For the second straight weekend, the AFC East consisted of nothing but razor-close contests. In any of those games, we can find several instances where a single play would've altered the outcome.
Sunday's decisive moment, however, wasn't a play. It was a ruling.
Referee Gene Steratore and his crew denied the Miami Dolphins a miracle victory over the Pittsburgh Steelers in Sun Life Stadium because video replay couldn't absolutely confirm what the crowd thought it saw.
We've all watched the replays and summations, but just in case: On third-and-goal from the 2 and with Miami up by two points and 2:37 to play, Pittsburgh quarterback Ben Roethlisberger scrambled for the end zone; Miami safety Chris Clemons forced a fumble at the goal line; a touchdown was signaled; a video challenge showed the fumble, but not who recovered it, although Miami linebacker Ikaika Alama-Francis emerged with the ball.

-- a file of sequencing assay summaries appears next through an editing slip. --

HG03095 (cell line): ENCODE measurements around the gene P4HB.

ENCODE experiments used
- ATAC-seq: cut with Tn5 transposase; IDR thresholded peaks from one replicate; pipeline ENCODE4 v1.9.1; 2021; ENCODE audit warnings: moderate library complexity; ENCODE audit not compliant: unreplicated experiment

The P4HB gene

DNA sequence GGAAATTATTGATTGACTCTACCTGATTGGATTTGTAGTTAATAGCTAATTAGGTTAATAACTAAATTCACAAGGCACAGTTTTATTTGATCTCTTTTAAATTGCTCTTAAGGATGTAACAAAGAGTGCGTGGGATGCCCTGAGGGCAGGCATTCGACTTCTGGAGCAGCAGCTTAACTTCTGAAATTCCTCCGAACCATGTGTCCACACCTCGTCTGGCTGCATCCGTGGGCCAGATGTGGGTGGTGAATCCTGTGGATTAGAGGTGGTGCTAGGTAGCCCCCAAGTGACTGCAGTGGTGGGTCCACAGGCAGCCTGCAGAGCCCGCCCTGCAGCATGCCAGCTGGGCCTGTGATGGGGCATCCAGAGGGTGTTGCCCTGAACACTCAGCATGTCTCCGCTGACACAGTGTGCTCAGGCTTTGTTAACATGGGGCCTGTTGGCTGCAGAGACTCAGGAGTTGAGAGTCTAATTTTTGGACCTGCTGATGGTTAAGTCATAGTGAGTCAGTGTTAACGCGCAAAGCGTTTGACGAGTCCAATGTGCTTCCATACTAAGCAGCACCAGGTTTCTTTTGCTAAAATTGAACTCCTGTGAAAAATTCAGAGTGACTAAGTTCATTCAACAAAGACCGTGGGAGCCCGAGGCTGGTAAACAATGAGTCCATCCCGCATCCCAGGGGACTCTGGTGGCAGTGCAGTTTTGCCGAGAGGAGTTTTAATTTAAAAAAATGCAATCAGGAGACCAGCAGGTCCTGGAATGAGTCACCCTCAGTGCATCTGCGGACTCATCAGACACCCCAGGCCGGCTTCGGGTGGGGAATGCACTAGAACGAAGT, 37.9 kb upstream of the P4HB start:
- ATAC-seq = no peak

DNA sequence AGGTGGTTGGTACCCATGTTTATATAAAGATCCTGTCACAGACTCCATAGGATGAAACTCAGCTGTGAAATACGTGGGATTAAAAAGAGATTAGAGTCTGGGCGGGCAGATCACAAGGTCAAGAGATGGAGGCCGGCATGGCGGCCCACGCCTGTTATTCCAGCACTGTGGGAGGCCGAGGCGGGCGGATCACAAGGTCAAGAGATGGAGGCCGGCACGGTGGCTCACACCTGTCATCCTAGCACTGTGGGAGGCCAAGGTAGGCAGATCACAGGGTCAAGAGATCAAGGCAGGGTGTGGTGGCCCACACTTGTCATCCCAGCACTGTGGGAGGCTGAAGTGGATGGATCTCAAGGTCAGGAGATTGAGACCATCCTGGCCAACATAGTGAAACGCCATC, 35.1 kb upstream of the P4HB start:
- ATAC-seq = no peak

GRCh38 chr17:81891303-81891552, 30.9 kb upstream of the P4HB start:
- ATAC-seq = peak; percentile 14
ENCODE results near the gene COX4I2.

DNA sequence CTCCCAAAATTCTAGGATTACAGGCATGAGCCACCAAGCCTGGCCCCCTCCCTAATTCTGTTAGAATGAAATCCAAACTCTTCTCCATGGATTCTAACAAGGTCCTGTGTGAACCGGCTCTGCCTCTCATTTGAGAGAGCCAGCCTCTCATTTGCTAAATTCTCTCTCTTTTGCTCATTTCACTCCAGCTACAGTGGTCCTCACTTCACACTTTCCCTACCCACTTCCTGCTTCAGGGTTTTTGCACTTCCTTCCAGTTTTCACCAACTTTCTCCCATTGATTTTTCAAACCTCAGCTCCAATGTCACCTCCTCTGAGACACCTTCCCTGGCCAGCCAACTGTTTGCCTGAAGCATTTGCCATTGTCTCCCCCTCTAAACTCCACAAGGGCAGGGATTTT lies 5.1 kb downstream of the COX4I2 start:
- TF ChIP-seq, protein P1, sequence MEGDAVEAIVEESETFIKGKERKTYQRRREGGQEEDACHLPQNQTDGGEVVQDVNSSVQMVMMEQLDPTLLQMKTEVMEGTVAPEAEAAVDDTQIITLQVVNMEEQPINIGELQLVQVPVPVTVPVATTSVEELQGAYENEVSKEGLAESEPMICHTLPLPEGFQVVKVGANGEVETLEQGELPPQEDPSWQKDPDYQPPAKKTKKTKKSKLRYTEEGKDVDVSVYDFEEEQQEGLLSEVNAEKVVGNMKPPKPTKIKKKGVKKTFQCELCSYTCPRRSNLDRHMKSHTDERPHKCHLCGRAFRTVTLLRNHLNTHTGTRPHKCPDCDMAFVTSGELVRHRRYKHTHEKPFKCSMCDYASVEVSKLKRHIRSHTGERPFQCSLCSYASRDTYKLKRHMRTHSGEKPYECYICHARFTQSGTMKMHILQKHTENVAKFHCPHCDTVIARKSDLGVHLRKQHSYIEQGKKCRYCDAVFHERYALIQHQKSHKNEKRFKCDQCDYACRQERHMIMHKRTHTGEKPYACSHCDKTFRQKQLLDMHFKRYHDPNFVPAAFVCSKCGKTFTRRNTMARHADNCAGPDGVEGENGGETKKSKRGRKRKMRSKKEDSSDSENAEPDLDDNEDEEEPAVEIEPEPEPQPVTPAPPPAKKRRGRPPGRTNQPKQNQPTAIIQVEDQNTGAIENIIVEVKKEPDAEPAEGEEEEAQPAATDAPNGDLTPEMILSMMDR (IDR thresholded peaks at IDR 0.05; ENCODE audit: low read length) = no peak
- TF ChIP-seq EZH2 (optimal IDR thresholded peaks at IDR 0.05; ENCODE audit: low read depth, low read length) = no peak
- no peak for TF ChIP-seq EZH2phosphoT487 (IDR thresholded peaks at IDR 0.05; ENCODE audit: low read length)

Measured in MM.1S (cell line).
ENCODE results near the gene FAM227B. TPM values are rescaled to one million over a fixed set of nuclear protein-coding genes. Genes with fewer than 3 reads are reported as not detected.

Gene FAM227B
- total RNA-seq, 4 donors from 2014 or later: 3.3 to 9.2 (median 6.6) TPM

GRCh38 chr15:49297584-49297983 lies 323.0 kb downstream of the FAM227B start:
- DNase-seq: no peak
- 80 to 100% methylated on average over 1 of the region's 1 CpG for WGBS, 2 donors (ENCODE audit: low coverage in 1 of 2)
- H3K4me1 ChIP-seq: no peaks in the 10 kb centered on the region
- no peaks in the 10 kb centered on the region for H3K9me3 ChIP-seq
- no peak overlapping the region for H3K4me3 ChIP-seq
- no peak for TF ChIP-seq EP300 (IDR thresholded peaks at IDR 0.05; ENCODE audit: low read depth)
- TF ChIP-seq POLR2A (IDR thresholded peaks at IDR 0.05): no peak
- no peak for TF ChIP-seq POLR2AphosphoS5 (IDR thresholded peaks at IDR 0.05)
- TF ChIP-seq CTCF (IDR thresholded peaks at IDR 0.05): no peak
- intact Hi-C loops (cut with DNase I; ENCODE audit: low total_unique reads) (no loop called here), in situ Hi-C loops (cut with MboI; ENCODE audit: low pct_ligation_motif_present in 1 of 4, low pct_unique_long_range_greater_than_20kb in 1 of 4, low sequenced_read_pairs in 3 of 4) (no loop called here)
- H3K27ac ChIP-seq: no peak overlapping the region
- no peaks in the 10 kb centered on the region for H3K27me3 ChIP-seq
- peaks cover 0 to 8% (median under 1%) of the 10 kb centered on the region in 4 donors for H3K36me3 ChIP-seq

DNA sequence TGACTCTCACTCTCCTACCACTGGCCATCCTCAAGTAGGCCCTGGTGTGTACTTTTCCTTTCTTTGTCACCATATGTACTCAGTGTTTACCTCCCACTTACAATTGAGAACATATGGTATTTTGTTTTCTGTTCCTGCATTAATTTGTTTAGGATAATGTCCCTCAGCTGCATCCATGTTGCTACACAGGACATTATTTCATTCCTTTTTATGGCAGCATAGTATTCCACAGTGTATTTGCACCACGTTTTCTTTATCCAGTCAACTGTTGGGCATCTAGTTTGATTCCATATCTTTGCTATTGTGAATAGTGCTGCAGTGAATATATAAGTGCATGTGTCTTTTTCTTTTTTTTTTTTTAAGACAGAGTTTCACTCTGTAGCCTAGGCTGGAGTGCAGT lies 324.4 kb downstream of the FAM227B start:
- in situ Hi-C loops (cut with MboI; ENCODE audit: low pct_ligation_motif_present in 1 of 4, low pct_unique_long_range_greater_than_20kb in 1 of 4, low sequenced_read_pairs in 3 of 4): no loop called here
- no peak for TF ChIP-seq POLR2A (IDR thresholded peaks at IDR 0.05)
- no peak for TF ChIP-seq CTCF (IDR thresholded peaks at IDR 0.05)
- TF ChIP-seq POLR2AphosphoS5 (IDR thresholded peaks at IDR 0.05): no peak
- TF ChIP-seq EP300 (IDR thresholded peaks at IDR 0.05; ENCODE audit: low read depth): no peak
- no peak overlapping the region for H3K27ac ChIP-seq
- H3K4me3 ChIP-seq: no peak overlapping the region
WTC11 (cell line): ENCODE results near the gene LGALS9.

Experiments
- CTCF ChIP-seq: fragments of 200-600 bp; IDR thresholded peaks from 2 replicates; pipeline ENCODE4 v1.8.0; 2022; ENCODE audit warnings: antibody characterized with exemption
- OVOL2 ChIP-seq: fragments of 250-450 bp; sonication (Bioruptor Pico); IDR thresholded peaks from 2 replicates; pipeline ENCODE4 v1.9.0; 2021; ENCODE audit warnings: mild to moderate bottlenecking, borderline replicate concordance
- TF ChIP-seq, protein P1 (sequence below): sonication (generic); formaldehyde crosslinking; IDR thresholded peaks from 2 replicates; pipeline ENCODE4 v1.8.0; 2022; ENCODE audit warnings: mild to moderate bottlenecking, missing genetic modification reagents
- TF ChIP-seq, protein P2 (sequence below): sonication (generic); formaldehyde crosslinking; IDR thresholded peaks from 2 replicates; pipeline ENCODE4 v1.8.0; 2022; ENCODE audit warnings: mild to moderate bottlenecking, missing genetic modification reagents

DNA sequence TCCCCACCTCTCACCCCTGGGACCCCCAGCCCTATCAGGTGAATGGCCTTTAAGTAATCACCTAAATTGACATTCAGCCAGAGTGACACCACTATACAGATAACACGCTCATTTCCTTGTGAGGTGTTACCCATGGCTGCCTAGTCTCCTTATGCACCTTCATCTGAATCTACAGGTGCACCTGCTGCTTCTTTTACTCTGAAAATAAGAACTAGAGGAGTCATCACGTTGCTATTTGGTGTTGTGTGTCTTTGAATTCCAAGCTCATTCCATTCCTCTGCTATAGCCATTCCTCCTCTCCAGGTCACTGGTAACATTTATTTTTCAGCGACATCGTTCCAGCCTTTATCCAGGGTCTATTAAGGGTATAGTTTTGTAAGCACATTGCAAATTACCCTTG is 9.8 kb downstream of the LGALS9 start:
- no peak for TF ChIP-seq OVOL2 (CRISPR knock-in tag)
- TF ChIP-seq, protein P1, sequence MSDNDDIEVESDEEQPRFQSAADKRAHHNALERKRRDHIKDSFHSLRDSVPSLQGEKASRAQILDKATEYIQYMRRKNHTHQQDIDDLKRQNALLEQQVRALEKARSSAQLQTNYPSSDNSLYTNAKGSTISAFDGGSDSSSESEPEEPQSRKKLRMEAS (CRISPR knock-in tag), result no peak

That play isn't the reason why the Dolphins lost. Head coach Tony Sparano lamented a lack of red zone production, his two-minute offense, missed tackles and kickoff coverage.
But Sparano explained why his team has the right to feel robbed.
"From my end I feel like all the proper steps were taken in that scenario at the end of game," Sparano said. "One being, you ask your player to make a play, and our player goes in and puts his facemask right on the football just like you coach it -- legal hit, all the things that we talk about.
"It's not relevant how it got [to the 2-yard line] there or any of those things. That was the play in that situation. ... At the end of the day, you don't control the situation, just the proper steps were took. The [red challenge] flag was thrown. We reviewed the play. We win the challenge. I mean, it was a fumble."
One snap later, Jeff Reed kicked an 18-yard field goal. The Steelers won 23-22.